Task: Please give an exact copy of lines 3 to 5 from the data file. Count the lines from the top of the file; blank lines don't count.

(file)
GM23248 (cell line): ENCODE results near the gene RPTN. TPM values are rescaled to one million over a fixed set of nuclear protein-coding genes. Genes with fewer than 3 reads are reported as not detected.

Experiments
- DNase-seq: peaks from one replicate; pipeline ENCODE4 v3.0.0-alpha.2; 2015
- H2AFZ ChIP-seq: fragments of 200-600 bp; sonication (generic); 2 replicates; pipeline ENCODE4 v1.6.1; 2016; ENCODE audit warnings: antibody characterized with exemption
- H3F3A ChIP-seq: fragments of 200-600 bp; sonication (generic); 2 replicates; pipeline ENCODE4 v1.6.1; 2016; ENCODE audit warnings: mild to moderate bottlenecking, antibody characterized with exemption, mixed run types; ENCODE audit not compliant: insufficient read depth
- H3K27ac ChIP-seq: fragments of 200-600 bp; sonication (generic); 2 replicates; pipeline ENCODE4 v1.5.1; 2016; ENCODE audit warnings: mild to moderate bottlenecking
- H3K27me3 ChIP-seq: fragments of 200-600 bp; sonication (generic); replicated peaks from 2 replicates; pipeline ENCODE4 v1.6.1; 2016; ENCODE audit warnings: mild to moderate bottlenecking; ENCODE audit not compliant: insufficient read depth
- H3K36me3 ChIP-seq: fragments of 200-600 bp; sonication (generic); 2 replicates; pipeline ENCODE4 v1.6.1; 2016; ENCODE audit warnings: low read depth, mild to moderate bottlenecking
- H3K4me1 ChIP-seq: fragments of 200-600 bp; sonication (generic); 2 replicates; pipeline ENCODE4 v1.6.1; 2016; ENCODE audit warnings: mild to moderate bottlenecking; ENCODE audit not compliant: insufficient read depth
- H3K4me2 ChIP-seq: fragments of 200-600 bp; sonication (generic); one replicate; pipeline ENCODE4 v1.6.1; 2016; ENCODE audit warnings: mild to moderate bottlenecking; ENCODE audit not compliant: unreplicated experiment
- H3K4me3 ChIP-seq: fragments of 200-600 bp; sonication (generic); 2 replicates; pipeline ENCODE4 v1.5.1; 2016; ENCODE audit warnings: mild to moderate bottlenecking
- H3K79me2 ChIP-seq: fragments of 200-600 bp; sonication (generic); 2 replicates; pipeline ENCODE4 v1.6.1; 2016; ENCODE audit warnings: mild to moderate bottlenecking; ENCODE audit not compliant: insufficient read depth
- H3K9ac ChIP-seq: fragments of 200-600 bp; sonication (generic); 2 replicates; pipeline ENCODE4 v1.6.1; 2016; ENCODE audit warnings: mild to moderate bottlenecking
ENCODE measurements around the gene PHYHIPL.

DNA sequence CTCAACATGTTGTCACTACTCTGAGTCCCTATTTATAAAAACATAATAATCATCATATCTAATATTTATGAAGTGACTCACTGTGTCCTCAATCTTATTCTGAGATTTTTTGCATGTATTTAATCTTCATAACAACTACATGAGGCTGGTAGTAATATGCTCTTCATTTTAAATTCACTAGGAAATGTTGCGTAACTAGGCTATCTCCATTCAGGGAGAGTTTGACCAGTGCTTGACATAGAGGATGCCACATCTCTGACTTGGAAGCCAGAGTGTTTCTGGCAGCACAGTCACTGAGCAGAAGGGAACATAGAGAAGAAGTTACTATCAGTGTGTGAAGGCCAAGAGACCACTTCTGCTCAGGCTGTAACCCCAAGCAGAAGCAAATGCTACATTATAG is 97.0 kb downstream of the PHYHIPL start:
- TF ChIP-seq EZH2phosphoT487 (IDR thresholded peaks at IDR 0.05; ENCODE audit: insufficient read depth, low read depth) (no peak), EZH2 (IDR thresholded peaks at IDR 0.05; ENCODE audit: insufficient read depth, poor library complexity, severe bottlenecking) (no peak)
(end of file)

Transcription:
- DNase-seq: peaks from one replicate; pipeline ENCODE4 v3.0.0-alpha.2; 2015
- H2AFZ ChIP-seq: fragments of 200-600 bp; sonication (generic); 2 replicates; pipeline ENCODE4 v1.6.1; 2016; ENCODE audit warnings: antibody characterized with exemption
- H3F3A ChIP-seq: fragments of 200-600 bp; sonication (generic); 2 replicates; pipeline ENCODE4 v1.6.1; 2016; ENCODE audit warnings: mild to moderate bottlenecking, antibody characterized with exemption, mixed run types; ENCODE audit not compliant: insufficient read depth